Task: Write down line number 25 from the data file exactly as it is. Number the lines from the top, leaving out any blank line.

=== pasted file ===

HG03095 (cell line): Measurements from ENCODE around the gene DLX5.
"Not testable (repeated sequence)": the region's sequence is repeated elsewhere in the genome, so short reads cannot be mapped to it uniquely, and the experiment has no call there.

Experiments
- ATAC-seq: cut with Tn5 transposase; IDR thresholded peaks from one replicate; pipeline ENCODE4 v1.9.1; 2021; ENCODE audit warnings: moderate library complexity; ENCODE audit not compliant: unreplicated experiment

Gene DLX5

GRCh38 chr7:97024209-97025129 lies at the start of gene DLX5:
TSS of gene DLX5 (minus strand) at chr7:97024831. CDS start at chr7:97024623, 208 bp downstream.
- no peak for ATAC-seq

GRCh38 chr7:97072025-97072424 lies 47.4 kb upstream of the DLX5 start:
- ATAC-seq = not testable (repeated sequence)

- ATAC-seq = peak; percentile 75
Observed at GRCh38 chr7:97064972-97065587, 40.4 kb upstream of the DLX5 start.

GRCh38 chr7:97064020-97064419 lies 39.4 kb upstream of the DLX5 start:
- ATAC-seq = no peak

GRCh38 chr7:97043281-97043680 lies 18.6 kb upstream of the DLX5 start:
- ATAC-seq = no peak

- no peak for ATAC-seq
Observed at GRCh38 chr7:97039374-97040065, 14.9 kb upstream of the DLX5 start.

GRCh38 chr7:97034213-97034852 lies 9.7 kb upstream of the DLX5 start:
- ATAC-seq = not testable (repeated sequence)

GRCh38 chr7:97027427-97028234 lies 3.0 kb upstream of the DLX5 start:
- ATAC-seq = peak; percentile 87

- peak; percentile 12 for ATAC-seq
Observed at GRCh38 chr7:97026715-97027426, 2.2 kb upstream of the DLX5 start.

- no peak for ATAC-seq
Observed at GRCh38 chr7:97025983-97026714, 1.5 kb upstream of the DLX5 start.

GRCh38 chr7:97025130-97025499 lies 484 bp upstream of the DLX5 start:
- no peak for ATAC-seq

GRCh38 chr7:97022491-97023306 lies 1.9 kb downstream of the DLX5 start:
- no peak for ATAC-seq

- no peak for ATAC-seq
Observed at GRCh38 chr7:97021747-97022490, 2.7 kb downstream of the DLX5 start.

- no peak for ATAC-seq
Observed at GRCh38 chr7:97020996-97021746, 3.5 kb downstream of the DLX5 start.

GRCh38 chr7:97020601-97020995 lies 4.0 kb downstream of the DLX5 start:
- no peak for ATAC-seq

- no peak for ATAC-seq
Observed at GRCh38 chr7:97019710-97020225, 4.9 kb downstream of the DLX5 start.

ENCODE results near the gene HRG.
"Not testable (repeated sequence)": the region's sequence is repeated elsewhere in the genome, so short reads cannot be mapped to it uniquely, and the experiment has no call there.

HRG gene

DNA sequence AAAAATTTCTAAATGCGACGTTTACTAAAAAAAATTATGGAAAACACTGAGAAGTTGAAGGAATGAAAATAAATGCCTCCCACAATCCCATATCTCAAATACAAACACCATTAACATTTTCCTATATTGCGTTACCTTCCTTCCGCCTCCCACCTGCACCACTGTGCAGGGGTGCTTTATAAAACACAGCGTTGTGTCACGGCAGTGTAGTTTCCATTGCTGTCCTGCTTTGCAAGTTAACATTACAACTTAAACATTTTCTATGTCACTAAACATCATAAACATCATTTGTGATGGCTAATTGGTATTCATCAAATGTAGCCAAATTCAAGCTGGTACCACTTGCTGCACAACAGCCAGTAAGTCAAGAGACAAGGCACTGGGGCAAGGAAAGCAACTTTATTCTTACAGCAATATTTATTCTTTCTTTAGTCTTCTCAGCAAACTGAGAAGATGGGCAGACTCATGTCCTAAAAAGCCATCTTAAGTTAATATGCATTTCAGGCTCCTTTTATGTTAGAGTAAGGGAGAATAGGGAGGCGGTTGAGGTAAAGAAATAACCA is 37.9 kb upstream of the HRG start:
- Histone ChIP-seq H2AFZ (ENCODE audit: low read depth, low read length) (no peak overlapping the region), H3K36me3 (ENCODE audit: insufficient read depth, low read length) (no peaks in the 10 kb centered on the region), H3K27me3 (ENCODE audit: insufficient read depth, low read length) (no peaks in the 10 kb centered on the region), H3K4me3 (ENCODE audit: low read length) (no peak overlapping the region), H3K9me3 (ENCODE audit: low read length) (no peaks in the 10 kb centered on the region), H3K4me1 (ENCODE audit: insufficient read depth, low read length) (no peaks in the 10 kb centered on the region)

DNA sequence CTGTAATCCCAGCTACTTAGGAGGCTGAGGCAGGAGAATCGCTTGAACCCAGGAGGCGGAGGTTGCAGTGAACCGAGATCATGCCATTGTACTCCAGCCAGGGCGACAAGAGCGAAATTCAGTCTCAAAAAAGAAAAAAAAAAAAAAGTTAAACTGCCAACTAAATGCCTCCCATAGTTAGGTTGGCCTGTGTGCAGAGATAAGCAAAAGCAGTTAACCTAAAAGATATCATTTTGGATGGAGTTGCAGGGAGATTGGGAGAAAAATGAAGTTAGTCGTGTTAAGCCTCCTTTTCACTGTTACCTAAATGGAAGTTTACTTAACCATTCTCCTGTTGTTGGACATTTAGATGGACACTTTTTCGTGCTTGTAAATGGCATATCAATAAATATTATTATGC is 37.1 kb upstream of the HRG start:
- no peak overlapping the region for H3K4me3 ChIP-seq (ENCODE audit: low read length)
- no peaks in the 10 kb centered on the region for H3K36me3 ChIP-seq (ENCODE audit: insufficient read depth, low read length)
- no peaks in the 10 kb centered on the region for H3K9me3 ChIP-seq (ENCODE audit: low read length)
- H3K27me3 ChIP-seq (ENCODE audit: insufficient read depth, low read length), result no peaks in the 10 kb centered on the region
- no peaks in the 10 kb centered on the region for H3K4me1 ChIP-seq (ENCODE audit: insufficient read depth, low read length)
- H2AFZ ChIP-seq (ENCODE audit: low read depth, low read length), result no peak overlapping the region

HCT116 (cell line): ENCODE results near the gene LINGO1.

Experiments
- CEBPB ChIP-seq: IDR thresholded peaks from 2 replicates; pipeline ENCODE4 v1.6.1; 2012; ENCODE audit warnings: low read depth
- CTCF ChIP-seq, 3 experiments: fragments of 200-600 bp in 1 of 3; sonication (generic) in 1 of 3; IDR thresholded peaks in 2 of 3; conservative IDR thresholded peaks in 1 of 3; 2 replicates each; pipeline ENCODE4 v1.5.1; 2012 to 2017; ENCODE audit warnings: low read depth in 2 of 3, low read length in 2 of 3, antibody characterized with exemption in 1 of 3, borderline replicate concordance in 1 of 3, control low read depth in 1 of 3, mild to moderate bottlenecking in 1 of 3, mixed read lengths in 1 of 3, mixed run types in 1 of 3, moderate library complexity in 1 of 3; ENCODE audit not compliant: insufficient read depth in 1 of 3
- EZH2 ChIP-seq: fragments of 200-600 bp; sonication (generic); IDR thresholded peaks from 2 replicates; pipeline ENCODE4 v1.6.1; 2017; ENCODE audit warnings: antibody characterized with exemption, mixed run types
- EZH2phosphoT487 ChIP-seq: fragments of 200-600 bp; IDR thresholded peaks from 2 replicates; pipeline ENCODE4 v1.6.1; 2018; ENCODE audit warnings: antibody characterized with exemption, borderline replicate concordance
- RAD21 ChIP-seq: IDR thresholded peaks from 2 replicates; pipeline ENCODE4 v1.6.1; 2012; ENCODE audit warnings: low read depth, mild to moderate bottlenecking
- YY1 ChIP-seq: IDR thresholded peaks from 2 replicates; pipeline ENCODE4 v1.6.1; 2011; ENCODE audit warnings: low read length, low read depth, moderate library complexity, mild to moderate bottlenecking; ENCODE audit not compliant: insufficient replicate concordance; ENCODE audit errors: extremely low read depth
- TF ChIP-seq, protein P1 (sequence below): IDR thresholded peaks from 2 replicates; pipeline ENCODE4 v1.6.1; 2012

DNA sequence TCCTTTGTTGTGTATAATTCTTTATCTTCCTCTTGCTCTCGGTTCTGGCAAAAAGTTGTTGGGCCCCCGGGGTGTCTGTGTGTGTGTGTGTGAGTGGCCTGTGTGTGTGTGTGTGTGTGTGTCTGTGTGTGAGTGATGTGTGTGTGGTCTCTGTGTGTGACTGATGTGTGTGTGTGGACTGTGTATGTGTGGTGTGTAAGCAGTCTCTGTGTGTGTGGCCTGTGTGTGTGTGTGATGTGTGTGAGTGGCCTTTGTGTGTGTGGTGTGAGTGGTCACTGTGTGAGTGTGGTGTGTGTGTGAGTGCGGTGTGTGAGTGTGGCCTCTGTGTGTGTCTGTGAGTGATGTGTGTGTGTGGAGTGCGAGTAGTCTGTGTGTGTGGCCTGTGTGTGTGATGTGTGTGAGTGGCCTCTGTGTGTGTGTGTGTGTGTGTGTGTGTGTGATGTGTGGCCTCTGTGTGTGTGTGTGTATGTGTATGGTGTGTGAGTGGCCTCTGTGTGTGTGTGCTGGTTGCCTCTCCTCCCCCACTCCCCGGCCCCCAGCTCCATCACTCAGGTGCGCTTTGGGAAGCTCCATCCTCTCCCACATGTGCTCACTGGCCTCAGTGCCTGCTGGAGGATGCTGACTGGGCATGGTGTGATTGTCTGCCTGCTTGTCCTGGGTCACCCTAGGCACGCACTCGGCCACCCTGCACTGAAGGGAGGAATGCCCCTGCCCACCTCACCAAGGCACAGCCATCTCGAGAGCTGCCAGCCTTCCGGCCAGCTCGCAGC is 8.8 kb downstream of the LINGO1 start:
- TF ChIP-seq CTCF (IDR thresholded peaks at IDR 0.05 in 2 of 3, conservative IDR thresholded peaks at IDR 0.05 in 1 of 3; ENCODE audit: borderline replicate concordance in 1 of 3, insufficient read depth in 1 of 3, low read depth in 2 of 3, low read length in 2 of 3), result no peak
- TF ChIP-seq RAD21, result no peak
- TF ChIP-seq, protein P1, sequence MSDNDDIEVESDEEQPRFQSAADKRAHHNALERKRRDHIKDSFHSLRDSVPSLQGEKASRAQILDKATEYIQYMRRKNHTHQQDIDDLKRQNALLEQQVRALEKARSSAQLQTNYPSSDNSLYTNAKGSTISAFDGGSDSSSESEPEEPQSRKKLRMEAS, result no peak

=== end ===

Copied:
- no peak for ATAC-seq